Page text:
If you stumbled out of the Standard hotel last Sunday morning, blinking in the light like a newborn babe burdened with sin unoriginal, reeking of deeds, your hangover a telltale heart throbbing everywhere, a disproportionate outrage with yourself, growing, over how cliché it all was, I mean honest to God, it’s a cliché—you may have noticed that there’s a new statue out front!
That statue, Big Kastenmann by Erwin Wurm, went up this Saturday and consists of a block-like pedestal wearing a suit jacket, with legs that bring it to an intimidating 18 feet.
On the phone from Vienna a few weeks ago, the Austrian-born Mr. Wurm said that he saw the statue and the Standard as a perfect match.
“For me, the Standard is New York,” he said. “It’s a hip place there. When you do something for such a place, it’s not only for the hotel, but for New York, the place where the hotel is, and its people. And what I found interesting about the structure of Kastenmann [trans: box man] is that it’s a big block, you know, like most skyscrapers are big blocks.”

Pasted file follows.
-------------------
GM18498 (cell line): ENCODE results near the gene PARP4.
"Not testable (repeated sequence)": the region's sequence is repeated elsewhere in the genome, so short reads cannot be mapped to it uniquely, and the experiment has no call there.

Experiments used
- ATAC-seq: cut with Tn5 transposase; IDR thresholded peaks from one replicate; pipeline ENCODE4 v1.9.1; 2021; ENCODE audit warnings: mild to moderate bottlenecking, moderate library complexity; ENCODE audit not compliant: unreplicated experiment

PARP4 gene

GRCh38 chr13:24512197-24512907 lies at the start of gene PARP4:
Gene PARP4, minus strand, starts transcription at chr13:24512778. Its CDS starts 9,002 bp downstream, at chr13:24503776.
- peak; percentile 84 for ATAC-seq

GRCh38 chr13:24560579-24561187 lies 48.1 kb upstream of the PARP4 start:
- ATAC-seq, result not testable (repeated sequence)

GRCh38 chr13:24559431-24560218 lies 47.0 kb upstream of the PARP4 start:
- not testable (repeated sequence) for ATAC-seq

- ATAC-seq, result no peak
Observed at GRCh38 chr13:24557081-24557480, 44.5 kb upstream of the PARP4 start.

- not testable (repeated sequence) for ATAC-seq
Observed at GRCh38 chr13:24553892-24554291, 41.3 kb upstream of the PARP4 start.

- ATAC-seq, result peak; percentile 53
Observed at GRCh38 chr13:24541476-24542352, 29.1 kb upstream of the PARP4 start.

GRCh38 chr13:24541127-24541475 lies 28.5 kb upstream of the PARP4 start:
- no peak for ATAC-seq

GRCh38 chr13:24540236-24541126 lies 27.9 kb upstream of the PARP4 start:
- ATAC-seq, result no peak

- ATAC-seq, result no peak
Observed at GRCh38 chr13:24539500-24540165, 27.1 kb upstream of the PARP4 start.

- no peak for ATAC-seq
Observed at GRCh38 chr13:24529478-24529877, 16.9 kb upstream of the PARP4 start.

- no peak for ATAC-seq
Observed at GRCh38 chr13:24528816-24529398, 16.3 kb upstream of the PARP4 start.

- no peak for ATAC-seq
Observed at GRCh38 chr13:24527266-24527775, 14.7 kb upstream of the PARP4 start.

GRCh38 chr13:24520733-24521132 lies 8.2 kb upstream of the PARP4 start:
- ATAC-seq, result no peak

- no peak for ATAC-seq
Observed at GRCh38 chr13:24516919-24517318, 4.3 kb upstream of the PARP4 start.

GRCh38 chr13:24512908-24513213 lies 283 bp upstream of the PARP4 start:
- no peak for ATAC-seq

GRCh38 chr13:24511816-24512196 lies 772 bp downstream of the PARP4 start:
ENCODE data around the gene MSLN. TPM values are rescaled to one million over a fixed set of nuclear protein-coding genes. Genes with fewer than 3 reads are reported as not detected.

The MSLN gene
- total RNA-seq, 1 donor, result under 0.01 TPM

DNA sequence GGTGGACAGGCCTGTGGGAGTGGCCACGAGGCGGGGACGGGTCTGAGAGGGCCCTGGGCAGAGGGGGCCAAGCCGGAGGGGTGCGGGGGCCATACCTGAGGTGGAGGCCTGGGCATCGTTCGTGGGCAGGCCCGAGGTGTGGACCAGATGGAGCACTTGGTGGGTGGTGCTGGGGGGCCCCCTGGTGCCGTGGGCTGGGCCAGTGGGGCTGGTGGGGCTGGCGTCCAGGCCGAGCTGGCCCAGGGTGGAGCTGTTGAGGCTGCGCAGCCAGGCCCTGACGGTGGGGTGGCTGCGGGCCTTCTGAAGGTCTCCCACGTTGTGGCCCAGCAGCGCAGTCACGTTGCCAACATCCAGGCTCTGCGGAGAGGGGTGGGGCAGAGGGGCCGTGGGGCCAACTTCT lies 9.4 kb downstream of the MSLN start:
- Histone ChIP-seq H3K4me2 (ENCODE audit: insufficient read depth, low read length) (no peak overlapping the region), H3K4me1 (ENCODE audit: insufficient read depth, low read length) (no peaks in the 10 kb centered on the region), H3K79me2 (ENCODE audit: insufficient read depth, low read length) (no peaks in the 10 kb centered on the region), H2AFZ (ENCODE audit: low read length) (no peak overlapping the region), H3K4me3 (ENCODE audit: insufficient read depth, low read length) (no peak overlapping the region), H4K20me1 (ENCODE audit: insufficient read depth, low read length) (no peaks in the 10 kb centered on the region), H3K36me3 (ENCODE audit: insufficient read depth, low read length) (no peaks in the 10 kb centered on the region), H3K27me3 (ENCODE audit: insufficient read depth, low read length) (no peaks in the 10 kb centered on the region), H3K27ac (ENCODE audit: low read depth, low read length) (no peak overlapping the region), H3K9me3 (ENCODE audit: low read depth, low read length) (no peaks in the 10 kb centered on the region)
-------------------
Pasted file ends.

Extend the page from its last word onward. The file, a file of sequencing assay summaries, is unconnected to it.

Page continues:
With its long body and two awkward legs, the statue doesn’t look so dissimilar to the Standard itself. It was one of two that Mr. Wurm offered the hotel, the second a hollow-suit statue that was rejected, perhaps due to its associations with discarded clothes.
Mr. Wurm went on to praise the Standard and specifically its Boom Boom Room. We asked what first came to mind when he thought of the Boom Boom Room, and he answered the question etymologically.
“‘Boom Boom’ comes from the music, it comes from many things,” Mr. Wurm said. “It also has a sex connotation, in a way. When you enter the Standard and you take the elevator, the video in the elevator,” by artist Marco Brambilla, “shows exactly what is happening. You take the elevator from Hell up to Heaven.” Then he chuckled knowingly, though it may have just been to fill a space in the conversation.
Mr. Wurm returns to New York this November, with a show at Lehmann Maupin.
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